Although you are on your own to take care of your WordPress site or blog, you will have a lot of support materials from the community. Like we’ve already mentioned, this software is a system of choice for a lot of sites and blogs on the internet, and it is open-source. Made by the (developer) community for the community. There are many third party forums (discussions online), taking care of each and every bug or glitch that could happen. If something does not work, somebody already solved it, or will very soon. But there is also plenty of official help. There is official support page where you can find forums, knowledge base and also a code reference part, where you can go even deeper.
Hosting and pricing options
Just like with storage room, reliability, and uptime, there isn’t much to say. Hosting is your responsibility and there are a lot of companies offering different packages with numerous prices (you have to pay for the domain name and hosting plan in subscription basis). The good news is that WordPress software is open-source and totally free, so there will be no additional costs on that side, even when there are upgrades. Yes, all upgrades are also free, so the only worry you will have is how to install it and for that, you can use our one-click instructions.
From a content management standpoint, there are no flaws. All of your basics are covered and the interface is user-friendly. From posts and comments management, over media and pages, you will also have ability to customize appearance, plugins, users, tools and settings. However, compared to WordPress.com plans, you are getting an equivalent of free plan – although many of the features WordPress.com charges for are effectively unlocked in the .org system since you can edit your own code as desired.
HTML and CSS knowledge
It’s meant that you won’t need any HTML and CSS knowledge. But it would help if you are up to speed with some of the HTML and CSS basics since you will be your own webmaster. Some plugins and widgets customization might require that you know what are you doing. On the bright side, it isn’t that hard to learn. WordPress sites have the accessible technology, so you won’t have to worry much about their display on various devices and browsers.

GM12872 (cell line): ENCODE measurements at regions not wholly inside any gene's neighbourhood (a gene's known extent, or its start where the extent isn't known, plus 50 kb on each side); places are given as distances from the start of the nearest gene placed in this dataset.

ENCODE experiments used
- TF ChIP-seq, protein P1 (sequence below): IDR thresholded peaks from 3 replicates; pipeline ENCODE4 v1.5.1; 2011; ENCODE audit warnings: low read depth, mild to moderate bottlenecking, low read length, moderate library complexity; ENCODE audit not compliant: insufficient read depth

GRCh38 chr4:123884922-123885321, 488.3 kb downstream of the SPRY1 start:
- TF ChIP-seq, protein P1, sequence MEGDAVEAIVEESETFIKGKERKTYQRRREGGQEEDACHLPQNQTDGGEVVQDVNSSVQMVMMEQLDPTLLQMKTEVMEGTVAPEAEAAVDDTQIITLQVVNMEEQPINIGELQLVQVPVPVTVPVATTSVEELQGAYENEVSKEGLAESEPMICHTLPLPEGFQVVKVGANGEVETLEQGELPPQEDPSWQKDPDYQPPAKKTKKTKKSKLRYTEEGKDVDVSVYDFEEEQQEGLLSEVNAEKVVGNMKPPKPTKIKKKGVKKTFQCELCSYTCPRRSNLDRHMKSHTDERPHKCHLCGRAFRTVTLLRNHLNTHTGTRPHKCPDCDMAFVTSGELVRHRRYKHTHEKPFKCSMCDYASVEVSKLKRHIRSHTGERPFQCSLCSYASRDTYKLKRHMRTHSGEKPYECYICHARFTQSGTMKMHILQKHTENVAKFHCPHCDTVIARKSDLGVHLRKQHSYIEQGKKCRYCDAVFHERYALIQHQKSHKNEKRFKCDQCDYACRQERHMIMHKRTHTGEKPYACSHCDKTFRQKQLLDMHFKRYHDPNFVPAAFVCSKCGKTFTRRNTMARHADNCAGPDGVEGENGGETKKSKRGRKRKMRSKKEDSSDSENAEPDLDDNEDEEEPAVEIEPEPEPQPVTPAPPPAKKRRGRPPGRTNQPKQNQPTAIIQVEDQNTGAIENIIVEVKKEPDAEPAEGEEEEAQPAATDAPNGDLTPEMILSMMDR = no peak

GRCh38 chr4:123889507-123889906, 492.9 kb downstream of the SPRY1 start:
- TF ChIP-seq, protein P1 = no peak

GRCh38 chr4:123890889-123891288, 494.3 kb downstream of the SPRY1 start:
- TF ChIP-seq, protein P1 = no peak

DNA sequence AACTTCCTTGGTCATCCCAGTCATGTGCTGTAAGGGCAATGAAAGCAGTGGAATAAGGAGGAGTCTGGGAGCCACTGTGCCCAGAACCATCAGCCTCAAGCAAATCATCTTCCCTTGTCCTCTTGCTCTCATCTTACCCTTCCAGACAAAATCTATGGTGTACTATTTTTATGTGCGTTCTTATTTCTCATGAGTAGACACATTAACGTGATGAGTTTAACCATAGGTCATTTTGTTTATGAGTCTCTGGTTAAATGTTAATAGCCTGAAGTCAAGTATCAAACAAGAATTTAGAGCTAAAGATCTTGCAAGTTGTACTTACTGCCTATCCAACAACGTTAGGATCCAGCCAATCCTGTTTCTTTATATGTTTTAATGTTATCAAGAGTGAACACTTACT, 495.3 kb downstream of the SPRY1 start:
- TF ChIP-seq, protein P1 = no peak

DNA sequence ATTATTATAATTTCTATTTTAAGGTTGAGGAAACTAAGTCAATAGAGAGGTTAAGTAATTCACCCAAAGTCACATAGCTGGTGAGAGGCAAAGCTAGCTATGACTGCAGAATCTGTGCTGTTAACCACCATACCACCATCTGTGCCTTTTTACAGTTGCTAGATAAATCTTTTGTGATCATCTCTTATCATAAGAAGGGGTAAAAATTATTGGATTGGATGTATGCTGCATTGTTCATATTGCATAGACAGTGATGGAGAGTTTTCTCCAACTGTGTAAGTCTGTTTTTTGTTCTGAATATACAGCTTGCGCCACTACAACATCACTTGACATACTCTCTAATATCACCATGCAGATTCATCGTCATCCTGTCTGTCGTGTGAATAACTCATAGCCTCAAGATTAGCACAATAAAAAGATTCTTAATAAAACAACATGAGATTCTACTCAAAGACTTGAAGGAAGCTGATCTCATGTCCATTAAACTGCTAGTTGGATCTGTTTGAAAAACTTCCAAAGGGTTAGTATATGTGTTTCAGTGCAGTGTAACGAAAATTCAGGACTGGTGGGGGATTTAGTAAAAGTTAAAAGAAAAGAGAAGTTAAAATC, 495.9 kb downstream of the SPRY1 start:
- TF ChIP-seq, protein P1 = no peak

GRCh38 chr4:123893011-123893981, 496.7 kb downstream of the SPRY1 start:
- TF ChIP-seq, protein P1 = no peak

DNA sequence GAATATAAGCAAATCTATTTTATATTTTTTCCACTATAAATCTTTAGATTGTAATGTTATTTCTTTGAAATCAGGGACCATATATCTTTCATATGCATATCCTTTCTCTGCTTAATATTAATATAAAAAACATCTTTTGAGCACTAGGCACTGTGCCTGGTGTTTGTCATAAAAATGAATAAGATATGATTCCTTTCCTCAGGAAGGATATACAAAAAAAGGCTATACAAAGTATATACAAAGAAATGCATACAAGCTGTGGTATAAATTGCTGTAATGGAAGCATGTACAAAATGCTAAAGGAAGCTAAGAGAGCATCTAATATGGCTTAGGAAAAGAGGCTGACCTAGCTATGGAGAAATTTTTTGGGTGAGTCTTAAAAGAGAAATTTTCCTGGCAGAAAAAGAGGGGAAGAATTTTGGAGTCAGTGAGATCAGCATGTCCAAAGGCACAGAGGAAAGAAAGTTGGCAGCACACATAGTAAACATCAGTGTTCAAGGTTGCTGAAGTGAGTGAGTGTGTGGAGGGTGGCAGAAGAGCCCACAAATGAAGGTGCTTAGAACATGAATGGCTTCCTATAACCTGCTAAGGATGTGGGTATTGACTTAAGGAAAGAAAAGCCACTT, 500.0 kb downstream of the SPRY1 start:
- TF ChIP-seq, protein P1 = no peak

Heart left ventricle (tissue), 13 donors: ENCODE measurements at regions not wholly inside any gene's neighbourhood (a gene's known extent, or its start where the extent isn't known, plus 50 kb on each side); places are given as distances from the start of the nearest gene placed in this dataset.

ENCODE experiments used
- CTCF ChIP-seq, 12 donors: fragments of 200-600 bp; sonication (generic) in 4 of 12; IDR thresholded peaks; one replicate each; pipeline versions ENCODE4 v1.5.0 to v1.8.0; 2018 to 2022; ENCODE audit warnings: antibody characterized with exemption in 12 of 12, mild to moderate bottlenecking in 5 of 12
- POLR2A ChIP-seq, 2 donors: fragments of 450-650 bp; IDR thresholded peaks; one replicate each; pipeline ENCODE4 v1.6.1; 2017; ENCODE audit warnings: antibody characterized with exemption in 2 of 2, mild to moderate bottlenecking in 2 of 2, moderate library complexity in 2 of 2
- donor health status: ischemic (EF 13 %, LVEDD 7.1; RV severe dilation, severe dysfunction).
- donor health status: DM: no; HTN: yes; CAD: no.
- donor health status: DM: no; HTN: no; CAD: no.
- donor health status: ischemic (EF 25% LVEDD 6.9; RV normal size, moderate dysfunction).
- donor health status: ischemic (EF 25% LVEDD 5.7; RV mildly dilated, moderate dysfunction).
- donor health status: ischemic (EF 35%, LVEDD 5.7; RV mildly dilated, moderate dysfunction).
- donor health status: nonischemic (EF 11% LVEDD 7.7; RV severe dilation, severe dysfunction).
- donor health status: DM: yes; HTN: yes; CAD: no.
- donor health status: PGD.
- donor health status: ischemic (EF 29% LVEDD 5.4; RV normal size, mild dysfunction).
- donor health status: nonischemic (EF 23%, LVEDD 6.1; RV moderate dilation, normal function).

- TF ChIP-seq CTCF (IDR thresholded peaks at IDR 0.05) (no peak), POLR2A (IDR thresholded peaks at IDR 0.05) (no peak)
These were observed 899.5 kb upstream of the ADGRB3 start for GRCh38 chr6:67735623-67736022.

Promotion and monetization
A major benefit is that WordPress structure is a search engine friendly mechanism. And right from the start, your site or blog will be optimized to the best SEO practices, even if you don’t install any additional SEO plugins (which are available for free). Search engines love WordPress and vice versa.
Although it was not originally built as an e-commerce platform, and there are no built-in solutions there are numerous theme designs and plugins that integrate very nicely with all sorts of commerce solutions. After you master some basic installation processes, finding and installing e-commerce options will be easy. Although it is open-source software, everything is quite secure, so you won’t need to worry.
- professional and easily navigable dashboard
- open source and free
- versatile and customizable
- thousands of plugins
- owning your own content
- taking care of hosting yourself
- not for beginners that have zero coding experience
- the learning curve for installations
WordPress.org is something you should be familiar with and at least, try it once. There are good reasons it is one of the most popular choices when it comes to managing your blog or site. It has a learning curve and it will take some time to learn it, but that is the cost of having a professional site or blog. Having said that, there is one thing that you won’t get with most of the blogging platforms, and that is 100% ownership of your content. In the long run, it will probably be the biggest benefit than with free hosted solutions. You will have great freedom and customization options are virtually limitless. If you are a casual blogger that doesn’t need an e-commerce solution, there are other options, but if you are taking your business/brand/yourself seriously, you must invest time in this. WordPress started as a blogging platform and has grown into a CMS, but in its core, it is still a blogging platform.